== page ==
Richard Haddad is the editor for Prescott News Network, including The Daily Courier, Prescott Valley Tribune and Chino Valley Review.
Thanksgiving 2020 may taste bittersweet for many of us who have been impacted by the pandemic or felt distressed by violence, racism, political tensions and what feels like a growing lack of civility.
When I was a young boy my grandfather Ralph told me a story — a story he had told my mother when she was young, which my mother also repeated to me on several occasions.
Kind Defined, whose mission motto is, “A small act of kindness can make a world of difference,” is bringing the quad-city community a whole new holiday festival from Nov. 13 through 22 — the Festival of Trees 2020.
When I was a young man, I joined the military a few years after high school.
Mortimer Farms Pumpkin Fest and Corn Maze has become a Halloween season tradition for many area families.
I recently came across a screenshot of a social media post that told of an interesting high school classroom teaching experience.
A man feared his wife wasn’t hearing as well as she used to, and he thought she might need a hearing aid. Not quite sure how to approach her, he called the family doctor to discuss the problem. The doctor told him there is a simple, informal test the husband could perform to give the doctor a better idea about her hearing loss.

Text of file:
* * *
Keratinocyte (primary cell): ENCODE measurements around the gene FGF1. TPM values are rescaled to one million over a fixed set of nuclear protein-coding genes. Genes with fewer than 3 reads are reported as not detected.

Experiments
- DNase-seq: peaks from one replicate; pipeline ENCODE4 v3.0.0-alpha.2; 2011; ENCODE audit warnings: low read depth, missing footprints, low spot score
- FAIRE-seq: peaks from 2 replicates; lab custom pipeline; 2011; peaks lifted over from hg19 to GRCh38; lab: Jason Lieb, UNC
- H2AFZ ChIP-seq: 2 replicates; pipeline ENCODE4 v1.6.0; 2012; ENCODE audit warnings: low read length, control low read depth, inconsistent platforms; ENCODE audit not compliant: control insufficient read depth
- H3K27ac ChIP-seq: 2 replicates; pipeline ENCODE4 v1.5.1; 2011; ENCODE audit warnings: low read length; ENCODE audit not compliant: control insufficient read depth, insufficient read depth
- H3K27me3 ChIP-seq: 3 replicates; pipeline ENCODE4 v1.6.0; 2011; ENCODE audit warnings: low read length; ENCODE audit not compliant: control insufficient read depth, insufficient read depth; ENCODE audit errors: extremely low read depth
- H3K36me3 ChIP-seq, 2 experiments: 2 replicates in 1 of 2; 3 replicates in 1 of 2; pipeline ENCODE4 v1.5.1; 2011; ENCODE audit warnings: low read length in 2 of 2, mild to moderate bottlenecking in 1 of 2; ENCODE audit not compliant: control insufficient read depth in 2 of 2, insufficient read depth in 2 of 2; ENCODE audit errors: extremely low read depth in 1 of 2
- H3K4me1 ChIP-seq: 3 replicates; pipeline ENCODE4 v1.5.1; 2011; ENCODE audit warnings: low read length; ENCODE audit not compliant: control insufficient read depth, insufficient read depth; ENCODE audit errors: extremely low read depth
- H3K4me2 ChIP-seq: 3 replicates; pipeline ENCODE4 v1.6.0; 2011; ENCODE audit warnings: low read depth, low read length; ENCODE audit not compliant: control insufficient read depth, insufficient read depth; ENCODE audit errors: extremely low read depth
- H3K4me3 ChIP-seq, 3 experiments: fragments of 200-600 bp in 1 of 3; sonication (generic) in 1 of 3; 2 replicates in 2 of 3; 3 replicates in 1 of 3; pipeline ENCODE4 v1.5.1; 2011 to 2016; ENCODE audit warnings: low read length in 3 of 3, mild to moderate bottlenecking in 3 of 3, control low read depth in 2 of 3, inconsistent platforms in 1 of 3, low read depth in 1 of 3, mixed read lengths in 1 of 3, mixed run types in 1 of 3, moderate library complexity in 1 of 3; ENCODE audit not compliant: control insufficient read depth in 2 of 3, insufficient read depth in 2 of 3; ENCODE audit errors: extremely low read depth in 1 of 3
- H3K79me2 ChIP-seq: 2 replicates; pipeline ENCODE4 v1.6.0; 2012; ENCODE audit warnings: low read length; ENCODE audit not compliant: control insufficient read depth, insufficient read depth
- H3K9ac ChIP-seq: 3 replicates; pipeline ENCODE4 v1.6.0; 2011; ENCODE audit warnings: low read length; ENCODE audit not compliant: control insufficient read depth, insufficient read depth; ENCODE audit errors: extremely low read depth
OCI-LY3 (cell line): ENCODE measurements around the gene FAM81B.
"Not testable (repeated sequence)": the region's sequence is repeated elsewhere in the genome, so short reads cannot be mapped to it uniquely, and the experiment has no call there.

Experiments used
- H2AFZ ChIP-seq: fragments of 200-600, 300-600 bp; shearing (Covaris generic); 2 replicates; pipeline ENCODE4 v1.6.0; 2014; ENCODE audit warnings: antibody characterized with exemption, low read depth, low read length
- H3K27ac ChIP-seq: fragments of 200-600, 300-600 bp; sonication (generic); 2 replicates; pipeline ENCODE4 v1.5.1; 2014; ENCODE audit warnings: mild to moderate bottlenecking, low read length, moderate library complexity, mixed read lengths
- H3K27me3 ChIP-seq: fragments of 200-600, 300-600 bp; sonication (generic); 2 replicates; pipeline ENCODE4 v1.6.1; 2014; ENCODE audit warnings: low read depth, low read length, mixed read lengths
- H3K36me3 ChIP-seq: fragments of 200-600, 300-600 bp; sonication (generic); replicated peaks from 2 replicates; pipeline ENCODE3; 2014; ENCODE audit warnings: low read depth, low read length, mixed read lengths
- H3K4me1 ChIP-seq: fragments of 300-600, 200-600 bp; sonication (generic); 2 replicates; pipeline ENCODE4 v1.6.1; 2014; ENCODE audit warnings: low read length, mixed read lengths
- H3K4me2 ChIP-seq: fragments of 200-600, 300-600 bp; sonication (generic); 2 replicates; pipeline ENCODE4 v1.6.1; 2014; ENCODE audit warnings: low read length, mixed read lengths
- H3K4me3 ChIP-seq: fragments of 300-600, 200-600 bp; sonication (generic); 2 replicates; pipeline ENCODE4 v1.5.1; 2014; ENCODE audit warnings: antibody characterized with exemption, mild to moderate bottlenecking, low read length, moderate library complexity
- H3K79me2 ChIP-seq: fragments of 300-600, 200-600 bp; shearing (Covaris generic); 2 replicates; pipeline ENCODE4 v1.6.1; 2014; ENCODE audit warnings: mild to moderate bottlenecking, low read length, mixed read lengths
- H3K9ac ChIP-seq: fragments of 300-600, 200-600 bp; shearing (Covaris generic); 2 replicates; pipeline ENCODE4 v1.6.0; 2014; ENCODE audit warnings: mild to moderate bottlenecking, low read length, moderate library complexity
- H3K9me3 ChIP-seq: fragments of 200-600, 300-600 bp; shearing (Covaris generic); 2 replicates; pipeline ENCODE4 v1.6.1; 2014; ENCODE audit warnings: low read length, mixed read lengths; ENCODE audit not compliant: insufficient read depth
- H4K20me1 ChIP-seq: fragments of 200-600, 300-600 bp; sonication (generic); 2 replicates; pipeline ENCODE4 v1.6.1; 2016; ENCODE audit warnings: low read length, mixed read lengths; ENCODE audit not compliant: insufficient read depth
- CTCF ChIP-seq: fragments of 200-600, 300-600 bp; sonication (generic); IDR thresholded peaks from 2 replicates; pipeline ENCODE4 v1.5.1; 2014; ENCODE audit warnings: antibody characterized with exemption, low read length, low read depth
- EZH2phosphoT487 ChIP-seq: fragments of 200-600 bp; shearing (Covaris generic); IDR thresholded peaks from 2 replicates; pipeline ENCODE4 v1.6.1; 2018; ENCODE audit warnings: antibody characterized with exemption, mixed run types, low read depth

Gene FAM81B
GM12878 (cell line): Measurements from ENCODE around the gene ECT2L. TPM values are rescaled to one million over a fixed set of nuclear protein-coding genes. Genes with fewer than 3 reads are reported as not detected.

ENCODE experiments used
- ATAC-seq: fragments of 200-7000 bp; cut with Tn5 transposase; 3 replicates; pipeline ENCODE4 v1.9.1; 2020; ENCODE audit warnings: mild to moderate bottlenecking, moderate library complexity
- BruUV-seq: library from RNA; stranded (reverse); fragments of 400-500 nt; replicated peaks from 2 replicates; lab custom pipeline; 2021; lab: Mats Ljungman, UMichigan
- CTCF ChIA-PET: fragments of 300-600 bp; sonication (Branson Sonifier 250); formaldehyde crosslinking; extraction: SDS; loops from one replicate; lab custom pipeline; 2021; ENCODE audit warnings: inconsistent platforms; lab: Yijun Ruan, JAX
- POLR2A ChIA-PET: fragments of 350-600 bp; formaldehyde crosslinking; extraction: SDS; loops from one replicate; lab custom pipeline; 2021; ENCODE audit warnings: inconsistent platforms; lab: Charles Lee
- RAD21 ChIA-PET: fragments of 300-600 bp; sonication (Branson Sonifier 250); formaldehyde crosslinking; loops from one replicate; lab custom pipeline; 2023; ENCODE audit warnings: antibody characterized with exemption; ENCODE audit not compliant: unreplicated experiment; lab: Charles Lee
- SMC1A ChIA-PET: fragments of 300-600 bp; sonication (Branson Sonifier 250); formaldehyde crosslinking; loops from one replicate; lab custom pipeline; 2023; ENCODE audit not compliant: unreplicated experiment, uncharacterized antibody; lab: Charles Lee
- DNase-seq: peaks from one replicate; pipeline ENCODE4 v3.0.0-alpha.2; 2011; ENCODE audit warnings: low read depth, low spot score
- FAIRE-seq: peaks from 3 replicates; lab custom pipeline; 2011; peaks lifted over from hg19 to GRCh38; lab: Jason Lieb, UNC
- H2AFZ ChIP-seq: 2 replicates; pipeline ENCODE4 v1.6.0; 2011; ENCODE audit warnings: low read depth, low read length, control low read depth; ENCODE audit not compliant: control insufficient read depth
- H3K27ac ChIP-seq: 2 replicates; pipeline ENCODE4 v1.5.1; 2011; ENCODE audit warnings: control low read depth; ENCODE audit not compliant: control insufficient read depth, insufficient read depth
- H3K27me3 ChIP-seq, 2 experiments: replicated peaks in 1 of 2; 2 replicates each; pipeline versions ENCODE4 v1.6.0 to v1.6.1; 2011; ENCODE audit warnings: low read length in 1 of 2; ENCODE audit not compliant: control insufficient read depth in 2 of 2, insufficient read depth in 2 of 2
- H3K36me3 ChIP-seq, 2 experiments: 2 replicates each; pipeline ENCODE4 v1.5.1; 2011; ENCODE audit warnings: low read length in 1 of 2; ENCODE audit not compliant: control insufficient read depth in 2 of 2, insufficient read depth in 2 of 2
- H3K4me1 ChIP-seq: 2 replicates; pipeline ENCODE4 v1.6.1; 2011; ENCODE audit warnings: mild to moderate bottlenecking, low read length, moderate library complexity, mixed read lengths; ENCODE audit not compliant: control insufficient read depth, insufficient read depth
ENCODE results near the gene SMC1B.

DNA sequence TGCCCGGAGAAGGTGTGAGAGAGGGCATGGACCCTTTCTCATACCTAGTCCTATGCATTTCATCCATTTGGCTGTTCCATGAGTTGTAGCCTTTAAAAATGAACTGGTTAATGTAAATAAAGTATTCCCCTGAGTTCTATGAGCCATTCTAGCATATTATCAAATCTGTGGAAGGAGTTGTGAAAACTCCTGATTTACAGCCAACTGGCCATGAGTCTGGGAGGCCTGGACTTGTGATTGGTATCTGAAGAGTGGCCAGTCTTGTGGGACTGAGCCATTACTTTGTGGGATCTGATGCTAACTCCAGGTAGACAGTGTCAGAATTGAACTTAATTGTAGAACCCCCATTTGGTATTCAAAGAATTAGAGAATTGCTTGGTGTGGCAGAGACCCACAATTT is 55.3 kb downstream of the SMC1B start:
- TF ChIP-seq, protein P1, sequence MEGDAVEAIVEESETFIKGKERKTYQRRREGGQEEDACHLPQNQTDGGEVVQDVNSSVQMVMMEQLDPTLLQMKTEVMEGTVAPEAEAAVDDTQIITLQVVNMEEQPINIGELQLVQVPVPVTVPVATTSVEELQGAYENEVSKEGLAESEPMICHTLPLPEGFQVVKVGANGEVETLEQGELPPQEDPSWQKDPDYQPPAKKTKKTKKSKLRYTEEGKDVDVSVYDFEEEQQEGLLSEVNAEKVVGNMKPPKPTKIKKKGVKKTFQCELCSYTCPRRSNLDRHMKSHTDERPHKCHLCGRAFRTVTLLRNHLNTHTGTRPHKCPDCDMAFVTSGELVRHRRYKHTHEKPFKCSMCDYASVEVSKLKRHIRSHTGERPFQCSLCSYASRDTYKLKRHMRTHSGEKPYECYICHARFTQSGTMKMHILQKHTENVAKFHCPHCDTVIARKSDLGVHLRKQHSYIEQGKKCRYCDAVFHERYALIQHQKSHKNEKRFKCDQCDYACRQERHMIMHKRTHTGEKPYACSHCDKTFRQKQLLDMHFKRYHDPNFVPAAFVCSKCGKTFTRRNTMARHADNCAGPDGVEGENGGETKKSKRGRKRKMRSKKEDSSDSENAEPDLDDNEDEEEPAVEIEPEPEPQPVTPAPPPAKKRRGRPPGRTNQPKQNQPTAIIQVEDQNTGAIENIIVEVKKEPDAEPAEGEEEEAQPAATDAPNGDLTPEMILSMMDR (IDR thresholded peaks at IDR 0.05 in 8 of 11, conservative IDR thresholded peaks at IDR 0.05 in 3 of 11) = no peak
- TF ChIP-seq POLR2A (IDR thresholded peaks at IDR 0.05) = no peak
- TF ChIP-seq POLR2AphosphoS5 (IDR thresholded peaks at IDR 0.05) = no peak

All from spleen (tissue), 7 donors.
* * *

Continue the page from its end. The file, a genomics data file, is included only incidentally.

During this election cycle there has been an increase in the propagation of conspiracy theories designed to embed doubt, spread fear and influence voters.
The story is told of Samuel Shapira, a distinguished rabbi who lived in the Polish village of Prochnik in the 1930s. Rabbi Shapira was in the habit of taking long walks into the countryside each morning. Throughout his life, the rabbi tried to be loving and compassionate. He made it a point to greet everyone he met with a kind “hello,” “good morning” or “good evening.”